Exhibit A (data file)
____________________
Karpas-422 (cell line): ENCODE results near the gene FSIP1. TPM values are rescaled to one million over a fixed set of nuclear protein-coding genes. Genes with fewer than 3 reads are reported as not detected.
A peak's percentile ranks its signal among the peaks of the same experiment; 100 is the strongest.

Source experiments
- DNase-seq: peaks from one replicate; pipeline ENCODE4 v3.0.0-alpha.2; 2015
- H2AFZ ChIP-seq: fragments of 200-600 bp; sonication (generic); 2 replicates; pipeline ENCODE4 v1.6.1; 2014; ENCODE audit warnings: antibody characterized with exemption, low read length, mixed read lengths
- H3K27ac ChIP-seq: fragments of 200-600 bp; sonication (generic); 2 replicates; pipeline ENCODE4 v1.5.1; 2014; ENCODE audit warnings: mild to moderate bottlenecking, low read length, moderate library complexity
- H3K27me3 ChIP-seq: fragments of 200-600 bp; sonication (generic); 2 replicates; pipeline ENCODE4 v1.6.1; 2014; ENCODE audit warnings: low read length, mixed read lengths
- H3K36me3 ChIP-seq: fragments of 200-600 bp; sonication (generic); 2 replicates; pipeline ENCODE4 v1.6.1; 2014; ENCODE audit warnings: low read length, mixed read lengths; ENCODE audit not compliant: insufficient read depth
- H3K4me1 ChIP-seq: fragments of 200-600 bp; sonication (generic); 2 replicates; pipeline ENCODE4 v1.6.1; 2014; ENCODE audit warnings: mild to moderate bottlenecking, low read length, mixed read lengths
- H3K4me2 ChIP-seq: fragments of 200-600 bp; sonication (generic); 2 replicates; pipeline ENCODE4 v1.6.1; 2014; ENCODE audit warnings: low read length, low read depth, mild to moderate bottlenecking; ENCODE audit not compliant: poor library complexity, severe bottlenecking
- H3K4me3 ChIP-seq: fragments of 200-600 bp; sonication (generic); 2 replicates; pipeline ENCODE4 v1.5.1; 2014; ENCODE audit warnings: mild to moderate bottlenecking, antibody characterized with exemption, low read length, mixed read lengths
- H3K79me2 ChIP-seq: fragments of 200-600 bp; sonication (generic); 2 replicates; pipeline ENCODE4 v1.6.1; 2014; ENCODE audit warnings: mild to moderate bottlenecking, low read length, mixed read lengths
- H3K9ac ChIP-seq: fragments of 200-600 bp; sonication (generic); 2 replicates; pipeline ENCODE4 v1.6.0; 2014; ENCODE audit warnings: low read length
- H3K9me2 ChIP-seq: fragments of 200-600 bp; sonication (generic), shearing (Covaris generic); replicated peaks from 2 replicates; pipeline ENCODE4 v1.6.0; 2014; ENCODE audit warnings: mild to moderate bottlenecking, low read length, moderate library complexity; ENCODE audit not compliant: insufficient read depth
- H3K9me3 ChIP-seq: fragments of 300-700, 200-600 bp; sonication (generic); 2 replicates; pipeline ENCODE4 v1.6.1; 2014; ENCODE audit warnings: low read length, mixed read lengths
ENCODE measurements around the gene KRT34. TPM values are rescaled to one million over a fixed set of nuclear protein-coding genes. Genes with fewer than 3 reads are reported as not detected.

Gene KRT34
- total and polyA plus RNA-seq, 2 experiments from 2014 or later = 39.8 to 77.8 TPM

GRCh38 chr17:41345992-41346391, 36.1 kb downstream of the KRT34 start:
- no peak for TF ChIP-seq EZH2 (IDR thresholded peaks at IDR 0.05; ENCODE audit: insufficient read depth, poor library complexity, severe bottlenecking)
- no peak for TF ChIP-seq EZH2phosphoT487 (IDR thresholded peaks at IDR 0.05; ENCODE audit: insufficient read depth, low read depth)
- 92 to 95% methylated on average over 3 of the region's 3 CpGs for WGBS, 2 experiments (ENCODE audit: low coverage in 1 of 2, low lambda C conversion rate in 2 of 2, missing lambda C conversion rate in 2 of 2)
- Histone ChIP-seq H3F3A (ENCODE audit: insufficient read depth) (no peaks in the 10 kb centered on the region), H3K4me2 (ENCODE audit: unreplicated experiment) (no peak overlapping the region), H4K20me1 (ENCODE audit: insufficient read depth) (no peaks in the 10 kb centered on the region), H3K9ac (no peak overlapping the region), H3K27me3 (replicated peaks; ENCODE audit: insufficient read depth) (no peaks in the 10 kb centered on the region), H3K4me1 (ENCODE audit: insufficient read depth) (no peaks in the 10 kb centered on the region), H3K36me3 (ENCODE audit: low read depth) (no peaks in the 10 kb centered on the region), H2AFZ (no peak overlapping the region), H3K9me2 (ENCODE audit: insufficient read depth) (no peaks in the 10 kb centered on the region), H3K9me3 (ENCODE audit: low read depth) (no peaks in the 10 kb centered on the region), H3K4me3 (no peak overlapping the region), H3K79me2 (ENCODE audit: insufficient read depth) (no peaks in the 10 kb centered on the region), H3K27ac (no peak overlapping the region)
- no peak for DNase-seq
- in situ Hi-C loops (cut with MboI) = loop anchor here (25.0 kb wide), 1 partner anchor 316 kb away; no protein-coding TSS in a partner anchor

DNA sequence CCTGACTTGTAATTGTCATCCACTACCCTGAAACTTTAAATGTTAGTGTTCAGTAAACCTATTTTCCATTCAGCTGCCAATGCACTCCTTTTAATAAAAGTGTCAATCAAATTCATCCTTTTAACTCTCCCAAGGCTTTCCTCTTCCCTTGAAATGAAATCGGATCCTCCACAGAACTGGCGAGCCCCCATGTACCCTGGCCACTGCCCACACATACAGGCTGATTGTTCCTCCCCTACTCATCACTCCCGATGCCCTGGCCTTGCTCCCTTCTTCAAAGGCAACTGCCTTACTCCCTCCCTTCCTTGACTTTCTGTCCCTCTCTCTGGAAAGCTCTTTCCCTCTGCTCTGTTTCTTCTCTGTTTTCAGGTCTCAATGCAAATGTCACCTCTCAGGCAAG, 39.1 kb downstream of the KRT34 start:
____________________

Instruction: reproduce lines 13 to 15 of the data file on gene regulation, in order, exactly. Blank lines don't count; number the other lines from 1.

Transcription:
- H3K9ac ChIP-seq: fragments of 200-600 bp; sonication (generic); 2 replicates; pipeline ENCODE4 v1.6.0; 2014; ENCODE audit warnings: low read length
- H3K9me2 ChIP-seq: fragments of 200-600 bp; sonication (generic), shearing (Covaris generic); replicated peaks from 2 replicates; pipeline ENCODE4 v1.6.0; 2014; ENCODE audit warnings: mild to moderate bottlenecking, low read length, moderate library complexity; ENCODE audit not compliant: insufficient read depth
- H3K9me3 ChIP-seq: fragments of 300-700, 200-600 bp; sonication (generic); 2 replicates; pipeline ENCODE4 v1.6.1; 2014; ENCODE audit warnings: low read length, mixed read lengths